One nice feature some weatherproof shells have is armpit vents that zip open when you get hot in order to provide better airflow. You’ll also want to take into account the layers you might be wearing underneath when figuring out what size shell you need.
It’s important to note that high-quality outer layers can be pricey, but keep in mind that these waterproof layers can double as ski jackets or cold-weather raincoats and they should last you for years.
For those of you on a budget, I’ve included a great value REI Co-op brand shell as well. You can also use your normal raincoat. It might not protect you from the wind as well as a winter shell, but it will work as long as your other layers are warm enough.
Shell with Removable Insulating Layer
North Face ThermoBall Eco Snow Triclimate 3-in-1 Jacket
This jacket has a waterproof outer shell that zips together with an inner synthetic jacket. This means you don’t have to worry about packing a separate insulating layer, but you can still adjust depending on your temp. It also has pit zips that allow for additional airflow.
Budget-Friendly Waterproof Shell
REI Co-op Rainier Rain Jacket
If you aren’t ready to drop a bunch of money on outerwear, this rain jacket will keep you dry if it starts to rain or snow, plus it’s lightweight and packable. It’s not necessarily intended for winter climates, but as long as you layer properly underneath, this jacket provides a versatile solution for all 4 seasons.
Lower Body Winter Hiking Layers
Next to Skin Baselayer
Just like on your upper body, the next-to-skin base layer on your lower body should help keep you warm while wicking sweat. As with all of your winter hiking clothes, you’ll want to stick to synthetic fabric or merino wool and avoid cotton.
Also, the thickness of your base layer depends on the temperature. On a warm and sunny winter day, a simple pair of hiking leggings might be adequate. On a cold day, you might want a pair of long john bottoms (recommendations below) that you layer underneath a pair of weatherproof pants.
Weatherproof Shell Pants
If it’s wet, windy, or extra cold, you’ll want to layer a second pair of pants on top of your next-to-skin base layer bottoms. You can choose a pair of soft-shell pants that are water and wind-resistant or use rain pants if you’re on a budget.
REI Co-op Activator 3.0 Pants
These REI Activator 3.0 pants are breathable and stretchy, but are also made with a water-resistant soft fabric, which will keep you dry and warm except on really wet days. You can wear a base layer underneath for extra-cold days.
Winter Shell Pants
Outdoor Research Trailbreaker II Snow Pants
These breathable snow pants are water-resistant on the thighs and waterproof on the lower leg where they are most likely to touch the snow. With zippered thigh vents, you can better regulate your temperature if you start to heat up while hiking uphill. In addition to being a great winter hiking layer, these pants are also awesome for backcountry skiing, making them a versatile investment.
Winter Hiking Clothes Accessories
A warm hat, gloves, Buff, and other winter hiking accessories are just as important as the rest of your winter hiking clothes for keeping you comfortable. As you warm up, you can adjust, and when you get cold, you’ll be happy you have these extra accessories to layer on.
Below I share my favorite accessories that I always pack for cold-weather layering.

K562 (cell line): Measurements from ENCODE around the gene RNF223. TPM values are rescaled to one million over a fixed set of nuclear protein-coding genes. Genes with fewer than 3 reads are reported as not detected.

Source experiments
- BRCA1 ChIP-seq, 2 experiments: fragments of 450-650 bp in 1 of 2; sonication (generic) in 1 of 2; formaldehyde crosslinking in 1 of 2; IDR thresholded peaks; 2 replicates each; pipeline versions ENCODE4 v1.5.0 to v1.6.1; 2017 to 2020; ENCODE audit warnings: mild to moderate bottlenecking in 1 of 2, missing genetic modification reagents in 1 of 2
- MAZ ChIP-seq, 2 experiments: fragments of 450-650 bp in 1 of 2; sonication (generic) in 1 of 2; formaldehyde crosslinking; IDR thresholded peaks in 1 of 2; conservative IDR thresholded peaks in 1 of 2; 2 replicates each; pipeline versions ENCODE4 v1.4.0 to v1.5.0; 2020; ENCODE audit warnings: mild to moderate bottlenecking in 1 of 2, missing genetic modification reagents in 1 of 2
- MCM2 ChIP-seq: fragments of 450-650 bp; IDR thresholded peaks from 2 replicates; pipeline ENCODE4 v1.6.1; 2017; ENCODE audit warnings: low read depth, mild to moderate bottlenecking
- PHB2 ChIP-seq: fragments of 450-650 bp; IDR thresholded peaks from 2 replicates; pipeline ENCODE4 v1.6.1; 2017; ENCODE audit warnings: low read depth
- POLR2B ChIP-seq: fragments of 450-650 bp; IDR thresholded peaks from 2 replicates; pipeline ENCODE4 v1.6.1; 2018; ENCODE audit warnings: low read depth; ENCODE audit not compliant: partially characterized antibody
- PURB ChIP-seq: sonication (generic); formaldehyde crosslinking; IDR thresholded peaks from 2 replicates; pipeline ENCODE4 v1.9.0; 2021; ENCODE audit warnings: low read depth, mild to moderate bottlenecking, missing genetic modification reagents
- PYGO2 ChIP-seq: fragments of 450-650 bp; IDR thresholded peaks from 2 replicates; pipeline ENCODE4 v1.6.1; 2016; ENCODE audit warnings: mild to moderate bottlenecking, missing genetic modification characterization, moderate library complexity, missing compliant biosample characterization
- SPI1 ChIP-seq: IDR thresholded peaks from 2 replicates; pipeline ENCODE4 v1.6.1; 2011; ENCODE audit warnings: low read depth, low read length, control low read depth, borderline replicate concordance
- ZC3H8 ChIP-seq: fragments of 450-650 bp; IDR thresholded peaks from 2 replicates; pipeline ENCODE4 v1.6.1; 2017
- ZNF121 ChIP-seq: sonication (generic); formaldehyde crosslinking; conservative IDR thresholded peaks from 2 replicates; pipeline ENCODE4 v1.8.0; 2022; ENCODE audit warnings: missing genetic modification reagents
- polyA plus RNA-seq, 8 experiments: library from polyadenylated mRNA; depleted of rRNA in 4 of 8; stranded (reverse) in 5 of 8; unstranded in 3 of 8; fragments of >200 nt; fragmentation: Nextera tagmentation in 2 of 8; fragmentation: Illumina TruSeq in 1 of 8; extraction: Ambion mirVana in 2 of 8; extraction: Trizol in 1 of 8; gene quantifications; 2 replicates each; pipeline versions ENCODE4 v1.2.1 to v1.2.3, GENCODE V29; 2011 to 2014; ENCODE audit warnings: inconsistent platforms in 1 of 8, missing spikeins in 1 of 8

SunCloud Mayor Polarized Sunglasses
Sunlight reflects off the snow so it’s smart to protect your eyes with polarized sunglasses when hiking in the winter. Sunglasses are also useful for keeping wind and snow out of your eyes.
Outdoor Research Flurry Sensor Gloves
My hands tend to get hot when I’m hiking uphill, but as soon as I turn around and start to go down, my fingers get really cold. These Outdoor Research Flurry fleece-lined gloves keep them warm, and they are touchscreen compatible allowing me to take photos on my phone without having to take them off.
Winter Hiking Footwear
Wearing appropriate winter hiking footwear is super important for keeping your toes warm and your feet nice and dry as you walk through the snow. Here is what I wear on my cold weather hikes.
Winter Hiking Boots
Oboz Bridger Insulated Waterproof Boots
The Oboz Bridger Insulated waterproof hiking boots provide essential traction, plenty of support, and contain 3M Thinsulate in order to keep your feet as warm as possible while winter hiking. With the high cuff, they also keep snow out making them a great option in wintery climates.
Winter Hiking Socks
Darn Tough Mountaineering Socks
Just like the rest of your winter hiking clothes, you’ll want to avoid cotton socks. Instead, choose wool socks or synthetic material that wicks sweat. Darn Tough is my favorite sock brand and their Mountaineering Socks go over the calf and are thicker than their normal hiking socks for added warmth.
Kahtoola MICROspikes Traction System
If you’re anticipating the trail being icy, I highly recommend packing microspikes. They easily attach to the bottom of your shoes, and the spikes on the bottom help grab on to slick and icy terrain, which ultimately helps you feel more confident when you’re winter hiking. You can purchase burlier crampons, but those are typically only needed for mountaineering or ice climbing.
Atlas Helium MTN Snowshoes
If you will be hiking in deep, ungroomed snow, a pair of snowshoes can make all the difference. Snowshoes are designed to keep you on top of the snow rather than post-holing with each step. The Atlas Helium MTN Snowshoes are a highly rated pair of snowshoes designed for snowy hikes and moderate winter adventures.
We hope these tips and recommendations for winter hiking clothes help you plan and prepare for an awesome cold-weather hiking adventure! Got questions? Leave them below in the comments.